On February 27, Francis received the current President of Argentina, Mauricio Macri, accompanied by his concubine Juliana Awada, as well as other politicians from his party, in a brief audience lasting less than thirty minutes. We have already had the opportunity to comment on some aspects related to this topic (see here); however, during the audience something much more serious happened, generating unease among many Catholics. We are only publishing it now, having concluded our study on this topic. And it couldn’t be timelier, and has an even greater relevance after the publication of Amoris Laetitia (see our analysis here).
This is what Elisabetta Piqué, friend and confidant of Francis, has to tell on the topic:
“There was a previous incident two and a half years ago with a Latin American leader I prefer not to mention, who arrived with his common-law wife, not having yet received the annulment of his first marriage. And the Pontiff felt very bad when he was obliged by protocol to greet the woman separately, in a different room”, as was reported by La Nación, a well-informed source on Vatican affairs. “It seemed unjust to him, and he began to work on the idea of changing the protocol, and this is something that took place for the first time today with Macri”, she added (La Nación, February 28, 2016).
And in fact, this is what happened at the official audience: At the beginning, the Bishop of Rome showed much coldness to all (we have already seen why), but in the end he greeted Awada with a broad smile, in the same room where the audience had taken place.
As La Nación pointed out, what took place was a historic change in the norms of the Church…but this sparked other, deeper concerns. Besides a diplomatic change, not only the attitude in itself – which has its own subtleties – but moreover the underlying reason it came about, attacks moral principles which have always been zealously protected by the Church.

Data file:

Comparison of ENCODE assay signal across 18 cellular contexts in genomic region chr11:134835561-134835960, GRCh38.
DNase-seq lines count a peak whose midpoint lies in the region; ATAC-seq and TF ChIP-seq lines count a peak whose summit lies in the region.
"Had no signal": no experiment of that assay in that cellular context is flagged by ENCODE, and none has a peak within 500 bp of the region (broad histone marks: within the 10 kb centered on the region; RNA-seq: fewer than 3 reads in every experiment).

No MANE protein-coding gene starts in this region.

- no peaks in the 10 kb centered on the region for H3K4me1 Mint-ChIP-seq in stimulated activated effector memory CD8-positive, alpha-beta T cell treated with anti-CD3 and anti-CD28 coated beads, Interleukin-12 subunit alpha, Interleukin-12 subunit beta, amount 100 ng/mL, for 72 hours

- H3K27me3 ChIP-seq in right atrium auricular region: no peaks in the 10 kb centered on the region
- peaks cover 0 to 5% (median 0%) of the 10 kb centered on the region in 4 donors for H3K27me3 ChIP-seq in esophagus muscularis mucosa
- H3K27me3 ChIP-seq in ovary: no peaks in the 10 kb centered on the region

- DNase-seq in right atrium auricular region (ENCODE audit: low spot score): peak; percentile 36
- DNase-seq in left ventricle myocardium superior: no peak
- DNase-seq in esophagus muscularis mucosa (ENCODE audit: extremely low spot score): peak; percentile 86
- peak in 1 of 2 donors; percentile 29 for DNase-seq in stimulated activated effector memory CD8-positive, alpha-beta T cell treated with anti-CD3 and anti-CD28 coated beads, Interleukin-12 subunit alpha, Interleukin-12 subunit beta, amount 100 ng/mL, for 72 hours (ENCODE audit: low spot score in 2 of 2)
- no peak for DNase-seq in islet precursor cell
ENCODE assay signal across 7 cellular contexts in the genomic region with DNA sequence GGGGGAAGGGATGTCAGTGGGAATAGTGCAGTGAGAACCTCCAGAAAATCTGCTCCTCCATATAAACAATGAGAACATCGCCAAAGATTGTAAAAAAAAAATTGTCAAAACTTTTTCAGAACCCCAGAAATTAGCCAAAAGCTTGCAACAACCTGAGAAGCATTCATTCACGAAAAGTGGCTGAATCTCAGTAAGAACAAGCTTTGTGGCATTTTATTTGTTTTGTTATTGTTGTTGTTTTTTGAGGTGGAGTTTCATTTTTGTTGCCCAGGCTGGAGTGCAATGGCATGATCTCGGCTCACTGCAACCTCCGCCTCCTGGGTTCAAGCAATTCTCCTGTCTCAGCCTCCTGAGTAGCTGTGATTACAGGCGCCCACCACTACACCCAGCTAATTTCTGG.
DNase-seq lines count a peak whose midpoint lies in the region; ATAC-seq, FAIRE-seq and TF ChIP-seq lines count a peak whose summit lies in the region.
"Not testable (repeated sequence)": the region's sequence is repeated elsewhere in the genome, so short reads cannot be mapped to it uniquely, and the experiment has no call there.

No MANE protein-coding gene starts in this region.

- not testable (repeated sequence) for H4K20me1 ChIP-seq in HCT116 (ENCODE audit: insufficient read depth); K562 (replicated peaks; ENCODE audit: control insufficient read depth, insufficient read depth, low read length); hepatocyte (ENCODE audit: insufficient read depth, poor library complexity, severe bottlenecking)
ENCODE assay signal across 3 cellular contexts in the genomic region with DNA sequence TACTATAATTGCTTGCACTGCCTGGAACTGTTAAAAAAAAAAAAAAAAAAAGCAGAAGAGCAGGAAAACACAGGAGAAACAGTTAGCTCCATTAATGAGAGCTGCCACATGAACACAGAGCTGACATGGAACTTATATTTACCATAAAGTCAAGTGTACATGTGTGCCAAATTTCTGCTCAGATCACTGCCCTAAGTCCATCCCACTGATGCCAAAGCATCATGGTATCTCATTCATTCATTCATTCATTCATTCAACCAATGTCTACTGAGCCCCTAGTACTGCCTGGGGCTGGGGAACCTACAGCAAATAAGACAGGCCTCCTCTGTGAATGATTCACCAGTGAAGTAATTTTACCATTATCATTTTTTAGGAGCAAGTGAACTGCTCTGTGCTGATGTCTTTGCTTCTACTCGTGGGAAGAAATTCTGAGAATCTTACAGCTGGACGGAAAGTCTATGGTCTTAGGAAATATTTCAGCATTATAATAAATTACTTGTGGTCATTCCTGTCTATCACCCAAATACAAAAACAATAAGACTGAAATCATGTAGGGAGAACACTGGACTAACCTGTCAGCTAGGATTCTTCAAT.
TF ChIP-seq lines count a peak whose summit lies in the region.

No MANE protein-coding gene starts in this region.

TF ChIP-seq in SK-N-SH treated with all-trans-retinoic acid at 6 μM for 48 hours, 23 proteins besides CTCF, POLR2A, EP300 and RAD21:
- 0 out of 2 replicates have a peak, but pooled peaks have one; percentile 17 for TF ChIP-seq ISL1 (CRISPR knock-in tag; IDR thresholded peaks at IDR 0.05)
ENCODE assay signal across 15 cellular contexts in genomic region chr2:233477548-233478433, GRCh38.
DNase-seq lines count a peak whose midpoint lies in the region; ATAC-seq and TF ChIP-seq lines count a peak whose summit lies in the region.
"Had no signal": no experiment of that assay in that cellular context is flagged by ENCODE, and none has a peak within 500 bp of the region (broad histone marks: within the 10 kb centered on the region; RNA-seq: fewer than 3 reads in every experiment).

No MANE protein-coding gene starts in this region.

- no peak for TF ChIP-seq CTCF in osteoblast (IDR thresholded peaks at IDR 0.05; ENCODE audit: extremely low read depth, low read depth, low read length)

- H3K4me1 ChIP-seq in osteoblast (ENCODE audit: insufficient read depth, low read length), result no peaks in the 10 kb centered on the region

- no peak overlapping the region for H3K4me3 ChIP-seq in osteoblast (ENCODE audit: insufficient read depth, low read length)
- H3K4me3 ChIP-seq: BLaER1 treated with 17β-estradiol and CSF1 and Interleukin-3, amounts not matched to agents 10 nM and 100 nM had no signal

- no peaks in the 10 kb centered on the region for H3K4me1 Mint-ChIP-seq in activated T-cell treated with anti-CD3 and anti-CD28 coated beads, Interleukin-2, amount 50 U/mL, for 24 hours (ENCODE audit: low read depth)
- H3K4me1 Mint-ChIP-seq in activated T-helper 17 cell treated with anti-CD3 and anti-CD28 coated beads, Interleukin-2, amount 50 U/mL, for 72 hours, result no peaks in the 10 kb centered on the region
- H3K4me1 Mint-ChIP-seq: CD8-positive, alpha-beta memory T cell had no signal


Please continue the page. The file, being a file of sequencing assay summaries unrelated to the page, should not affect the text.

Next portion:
Jesus gave us undeniable examples, very different from those which Francis portrays: in His heart overflowing with love, Christ also experienced holy indignation toward those inveterated in evil, to the point of even denying them a word or a gaze: Herod, the bad-thief, Pilate etc.. The Holy Church, faithful to its divine Founder, has maintained the same conduct to this very day. While the Church pardons and lovingly welcomes repentant sinners; at the same time, with justice, it has condemned and chastised those who refuse to convert and remain hardened in their state of sin. Moreover, the Church has never given public demonstrations that insinuate the least kind of approval of this state. Acting in this way, it has preserved its children from the poison of scandal and kept it from the contamination of vice, besides also trying, as if in an ultimate act of mercy, to open the eyes of unrepentant sinners to the state in which they find themselves, before it is too late.
What should our attitude be toward public sinners? Let us recall some of the teachings extracted from the Holy Gospel; and learn from the saints themselves how it behooves us priests to distinguish between those who we should have compassion on, and those to whom we should show justice. If we fail to act correctly, we might end up participating in the vices of public sinners and risking that the divine malediction fall upon us, for scandal is the cause of the loss of many souls: ‘Whoever causes one of these little ones who believe in me to sin, it would be better for him to have a great millstone hung around his neck and to be drowned in the depths of the sea. Woe to the world because of things that cause sin! Such things must come, but woe to the one through whom they come’ (Mt 18:6-7). More here…